November 8th, 2016 will always be remembered as the day of the 2016 American Presidential election. What you might not know is this past November 8th was Aboriginal Veterans Day, as it is every year. The Indigenous peoples of Canada have been a key part of the forces throughout history. Yet, Canadian society has yet to fully acknowledge the sacrifices that its Indigenous peoples have made to serve our country.
It is estimated that some 12 thousand Indigenous people, which includes First Nations, Inuit, Métis and non-status Indians, have served Canada in World War I and II and the Korean War. Four thousand Indigenous peoples served in the First World War, one of whom was John Campbell, who travelled some 5 thousand kilometers by foot and canoe to enlist in the army. Most Indigenous enlistment during the First World War came from Tyendinaga and Six Nations. Charlotte Edith Anderson Monture, a member of Six Nations, served overseas during World War I. Racist policies prevented her from being admitted to a nursing school in Canada. Thus, she pursued her degree in the United States and subsequently served with the U.S. Medical Corps at a hospital in France. At home, many Indigenous peoples supported the war effort monetarily and allowed reserve land to be used for military purposes. Overall, 50 Indigenous soldiers have been awarded medals for their bravery.
It’s not uncommon during the month of November to see red poppies pinned over the hearts of just about everyone. The symbol of the poppy means something different to everyone. To commemorate the Indigenous and non-Indigenous veterans who have served our country, Mi’kmaq artisan Killa Atencio has been beading poppies, each of which takes her two and a half hours to complete. You can listen to Atencio recite “In Flanders Fields” in Mi’kmaq here. In addition, the Royal Canadian Legion created a pin to commemorate the Indigenous peoples that have served our great nation.
While it is important to admire their bravery and sacrifice, we must also acknowledge that Indigenous soldiers faced many challenges when serving overseas. Many of them had to adjust to learning English or French and being separated from their communities and traditional ways of living. Initially, the Canadian government did not want Indigenous peoples serving in the army and thus discouraged them from enlisting. However, as the war effort progressed, the enlistment of Indigenous peoples became tolerated and, in some instances, even encouraged.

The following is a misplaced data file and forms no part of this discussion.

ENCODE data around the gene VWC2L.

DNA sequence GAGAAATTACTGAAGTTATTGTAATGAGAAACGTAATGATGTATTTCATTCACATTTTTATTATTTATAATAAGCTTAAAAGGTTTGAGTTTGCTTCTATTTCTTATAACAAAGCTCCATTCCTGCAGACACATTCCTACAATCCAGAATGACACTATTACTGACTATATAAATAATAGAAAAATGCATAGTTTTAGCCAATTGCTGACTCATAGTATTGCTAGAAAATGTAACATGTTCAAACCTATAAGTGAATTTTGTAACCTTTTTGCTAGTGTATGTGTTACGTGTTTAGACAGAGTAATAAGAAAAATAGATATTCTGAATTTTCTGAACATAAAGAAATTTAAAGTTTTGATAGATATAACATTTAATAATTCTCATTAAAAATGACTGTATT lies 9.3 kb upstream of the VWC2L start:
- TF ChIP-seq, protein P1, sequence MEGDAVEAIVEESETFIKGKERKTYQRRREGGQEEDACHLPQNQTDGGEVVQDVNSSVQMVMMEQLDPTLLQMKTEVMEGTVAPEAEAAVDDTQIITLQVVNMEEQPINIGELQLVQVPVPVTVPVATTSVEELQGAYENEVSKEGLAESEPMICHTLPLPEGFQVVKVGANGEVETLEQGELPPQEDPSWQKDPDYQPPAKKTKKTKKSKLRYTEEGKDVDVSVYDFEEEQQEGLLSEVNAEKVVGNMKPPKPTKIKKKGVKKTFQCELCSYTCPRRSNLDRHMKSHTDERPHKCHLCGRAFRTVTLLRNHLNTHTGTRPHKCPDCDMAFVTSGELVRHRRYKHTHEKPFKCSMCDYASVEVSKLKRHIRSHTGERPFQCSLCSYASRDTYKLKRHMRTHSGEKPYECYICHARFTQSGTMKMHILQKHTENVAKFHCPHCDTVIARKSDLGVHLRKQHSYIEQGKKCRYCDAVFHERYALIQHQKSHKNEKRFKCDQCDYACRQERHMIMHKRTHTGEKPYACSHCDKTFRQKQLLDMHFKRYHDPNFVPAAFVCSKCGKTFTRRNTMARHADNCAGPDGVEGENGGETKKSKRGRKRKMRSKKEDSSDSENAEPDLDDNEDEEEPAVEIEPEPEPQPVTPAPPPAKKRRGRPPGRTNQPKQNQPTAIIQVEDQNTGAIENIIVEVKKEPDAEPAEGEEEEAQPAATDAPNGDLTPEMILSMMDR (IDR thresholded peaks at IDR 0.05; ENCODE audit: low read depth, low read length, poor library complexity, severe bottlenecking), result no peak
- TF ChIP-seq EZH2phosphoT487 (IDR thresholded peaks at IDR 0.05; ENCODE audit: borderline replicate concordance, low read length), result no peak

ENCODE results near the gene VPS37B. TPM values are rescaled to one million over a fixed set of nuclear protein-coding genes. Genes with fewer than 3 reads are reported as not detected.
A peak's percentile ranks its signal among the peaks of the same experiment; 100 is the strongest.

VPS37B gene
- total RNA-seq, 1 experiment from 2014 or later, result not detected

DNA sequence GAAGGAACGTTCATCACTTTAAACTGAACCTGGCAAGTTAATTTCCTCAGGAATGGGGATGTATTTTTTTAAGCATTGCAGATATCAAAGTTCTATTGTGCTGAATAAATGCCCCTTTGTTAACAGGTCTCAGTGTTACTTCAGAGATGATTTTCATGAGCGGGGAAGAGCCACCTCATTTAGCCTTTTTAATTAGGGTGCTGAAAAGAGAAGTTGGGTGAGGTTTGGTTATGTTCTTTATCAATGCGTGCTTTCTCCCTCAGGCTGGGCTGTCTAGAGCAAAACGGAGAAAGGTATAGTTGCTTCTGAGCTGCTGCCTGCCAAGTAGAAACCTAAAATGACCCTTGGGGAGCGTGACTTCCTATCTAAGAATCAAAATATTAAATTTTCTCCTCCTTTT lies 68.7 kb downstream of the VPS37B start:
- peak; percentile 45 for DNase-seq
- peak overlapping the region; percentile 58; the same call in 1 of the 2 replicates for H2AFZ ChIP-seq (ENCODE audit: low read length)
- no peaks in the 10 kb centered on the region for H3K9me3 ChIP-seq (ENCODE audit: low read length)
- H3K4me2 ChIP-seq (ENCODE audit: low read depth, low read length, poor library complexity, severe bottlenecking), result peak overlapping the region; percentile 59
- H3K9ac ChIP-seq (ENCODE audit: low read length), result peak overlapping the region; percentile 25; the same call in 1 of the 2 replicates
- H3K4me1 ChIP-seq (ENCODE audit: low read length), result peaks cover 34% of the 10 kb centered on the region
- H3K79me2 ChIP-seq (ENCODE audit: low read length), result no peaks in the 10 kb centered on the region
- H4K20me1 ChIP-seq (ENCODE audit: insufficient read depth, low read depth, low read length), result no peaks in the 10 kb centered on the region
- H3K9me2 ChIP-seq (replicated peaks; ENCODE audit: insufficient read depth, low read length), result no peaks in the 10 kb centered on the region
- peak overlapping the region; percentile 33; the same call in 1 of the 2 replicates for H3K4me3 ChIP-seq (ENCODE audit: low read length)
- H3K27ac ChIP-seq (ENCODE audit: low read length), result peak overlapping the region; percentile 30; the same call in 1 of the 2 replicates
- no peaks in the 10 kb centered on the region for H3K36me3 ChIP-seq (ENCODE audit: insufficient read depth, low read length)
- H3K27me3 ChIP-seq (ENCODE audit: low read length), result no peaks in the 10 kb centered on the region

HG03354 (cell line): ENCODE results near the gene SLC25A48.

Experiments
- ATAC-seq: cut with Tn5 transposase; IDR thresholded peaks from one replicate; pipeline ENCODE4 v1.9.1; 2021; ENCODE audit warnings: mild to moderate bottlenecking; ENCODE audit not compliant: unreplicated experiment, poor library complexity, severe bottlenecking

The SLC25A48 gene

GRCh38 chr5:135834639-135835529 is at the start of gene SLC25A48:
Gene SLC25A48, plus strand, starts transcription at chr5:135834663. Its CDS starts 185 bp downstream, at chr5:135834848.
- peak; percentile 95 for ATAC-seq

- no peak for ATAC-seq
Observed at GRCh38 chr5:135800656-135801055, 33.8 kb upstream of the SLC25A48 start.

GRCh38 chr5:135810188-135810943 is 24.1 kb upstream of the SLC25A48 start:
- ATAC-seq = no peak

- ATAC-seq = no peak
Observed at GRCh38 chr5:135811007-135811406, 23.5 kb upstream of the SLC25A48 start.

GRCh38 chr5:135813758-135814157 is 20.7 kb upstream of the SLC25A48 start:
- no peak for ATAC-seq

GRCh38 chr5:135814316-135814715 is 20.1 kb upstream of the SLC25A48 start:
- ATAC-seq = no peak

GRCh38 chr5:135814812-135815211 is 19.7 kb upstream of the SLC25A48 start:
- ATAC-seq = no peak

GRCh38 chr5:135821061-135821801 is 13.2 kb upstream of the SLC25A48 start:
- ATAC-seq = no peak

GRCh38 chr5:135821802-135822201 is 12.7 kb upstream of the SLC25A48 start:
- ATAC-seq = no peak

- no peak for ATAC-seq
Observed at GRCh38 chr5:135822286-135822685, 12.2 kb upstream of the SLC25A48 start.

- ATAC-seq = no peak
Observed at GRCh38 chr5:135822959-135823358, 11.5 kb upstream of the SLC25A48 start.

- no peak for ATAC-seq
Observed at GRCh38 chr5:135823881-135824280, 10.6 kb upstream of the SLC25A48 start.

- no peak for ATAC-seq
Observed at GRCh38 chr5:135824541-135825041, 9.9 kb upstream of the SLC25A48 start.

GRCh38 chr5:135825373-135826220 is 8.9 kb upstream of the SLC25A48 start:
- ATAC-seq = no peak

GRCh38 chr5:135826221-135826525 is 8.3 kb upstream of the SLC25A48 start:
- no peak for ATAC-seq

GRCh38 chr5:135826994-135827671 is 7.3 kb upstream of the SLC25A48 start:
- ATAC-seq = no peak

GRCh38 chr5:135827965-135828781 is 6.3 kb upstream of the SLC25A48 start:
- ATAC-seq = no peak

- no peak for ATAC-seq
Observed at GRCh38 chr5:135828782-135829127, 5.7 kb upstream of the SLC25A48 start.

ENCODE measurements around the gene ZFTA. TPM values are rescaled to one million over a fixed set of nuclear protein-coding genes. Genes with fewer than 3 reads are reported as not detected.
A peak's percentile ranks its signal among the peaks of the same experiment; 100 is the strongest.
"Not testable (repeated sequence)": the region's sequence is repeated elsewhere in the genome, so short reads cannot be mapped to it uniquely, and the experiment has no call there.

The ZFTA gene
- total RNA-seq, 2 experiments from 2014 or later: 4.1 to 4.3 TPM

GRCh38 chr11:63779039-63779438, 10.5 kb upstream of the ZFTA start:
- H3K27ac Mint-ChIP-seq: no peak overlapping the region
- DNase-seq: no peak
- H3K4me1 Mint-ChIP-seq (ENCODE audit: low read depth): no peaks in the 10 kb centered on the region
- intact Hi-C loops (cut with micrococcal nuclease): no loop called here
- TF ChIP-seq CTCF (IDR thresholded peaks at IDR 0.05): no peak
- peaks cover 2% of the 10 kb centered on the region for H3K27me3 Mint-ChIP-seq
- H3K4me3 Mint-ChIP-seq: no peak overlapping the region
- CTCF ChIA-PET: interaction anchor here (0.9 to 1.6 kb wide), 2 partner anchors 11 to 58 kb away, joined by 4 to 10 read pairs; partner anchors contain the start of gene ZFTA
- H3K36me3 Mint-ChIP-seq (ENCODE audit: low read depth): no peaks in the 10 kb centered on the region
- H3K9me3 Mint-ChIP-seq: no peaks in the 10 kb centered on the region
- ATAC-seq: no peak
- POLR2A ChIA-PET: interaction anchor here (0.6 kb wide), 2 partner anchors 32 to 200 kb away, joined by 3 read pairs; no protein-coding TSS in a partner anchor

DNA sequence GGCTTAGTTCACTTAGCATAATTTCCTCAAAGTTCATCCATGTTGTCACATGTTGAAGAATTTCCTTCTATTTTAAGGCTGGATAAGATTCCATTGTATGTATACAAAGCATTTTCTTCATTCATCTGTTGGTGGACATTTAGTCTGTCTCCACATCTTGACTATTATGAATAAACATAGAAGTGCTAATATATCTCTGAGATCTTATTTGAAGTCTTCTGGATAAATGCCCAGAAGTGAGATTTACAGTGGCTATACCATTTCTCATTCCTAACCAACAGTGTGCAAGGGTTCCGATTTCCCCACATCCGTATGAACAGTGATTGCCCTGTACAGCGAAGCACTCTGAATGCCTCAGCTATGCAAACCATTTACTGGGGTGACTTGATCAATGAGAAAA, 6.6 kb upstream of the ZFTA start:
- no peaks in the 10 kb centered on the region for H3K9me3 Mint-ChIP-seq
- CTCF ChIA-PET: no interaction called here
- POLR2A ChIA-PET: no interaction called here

Despite making the ultimate sacrifice for their country, Indigenous veterans were not always treated as heroes upon returning home from battle. When Indigenous veterans returned to their homes on reserves after serving overseas, they were not offered benefits even close to those living off-reserve. In addition, those who had been absent from their band for over four years lost status due to provisions in the Indian Act. Some band members resented those who had fought alongside the White Man overseas, while many non-Indigenous Canadians still held prejudice against Indigenous Canadians, including Indigenous veterans. This left many feeling as though their service was underappreciated. In reading about the experiences of Indigenous soldiers, remember that these were individuals who could not even vote without losing their Aboriginal status until 1960—and yet they still enlisted by the thousands to fight for our freedom even though they themselves did not yet have it.
Today the military has still not done much to mend its relationships with Indigenous peoples. The Oka Crisis of 1990 increased tensions between Indigenous peoples and the military. The Canadian Forces currently only has a 3.3% quota for Aboriginal peoples in the forces, a target that is rarely met. Stories of racism in the military are not uncommon today. Master Cpl. Marc Frenette, a Cree member of the Royal Canadian Air Force, left the military in a suicidal state after facing severe racism.
Although Canadians need to focus on the future to mend their relationships with Indigenous peoples, part of doing this involves reflecting on the past, particularly the sacrifices that Indigenous veterans have made for this country. There are so many Indigenous war heroes that we can honour, such as Lt.-Col. Glenlyon Campbell and Thomas George Prince, Canada’s most decorated Indigenous soldier, but you can view a list of all of the Indigenous veterans names here. This video honors the service of Indigenous veterans throughout the years.
This Remembrance Day, let’s remember that love and acceptance are much more powerful than hate and prejudice. We must resolve to love and respect one another regardless of race, gender, or religion if we truly do not want the atrocities of history to repeat themselves. Today we are able to live safely in this great nation because of the sacrifices of thousands of men and women in uniform, both Indigenous and non-Indigenous. This Remembrance Day, let’s not just remember some of our veterans, but all of them.
Natasha Kornak is a second year Métis student at Queen’s University majoring Life Science. She is the 2016-17 Blog Director for Queen’s Native Students Association.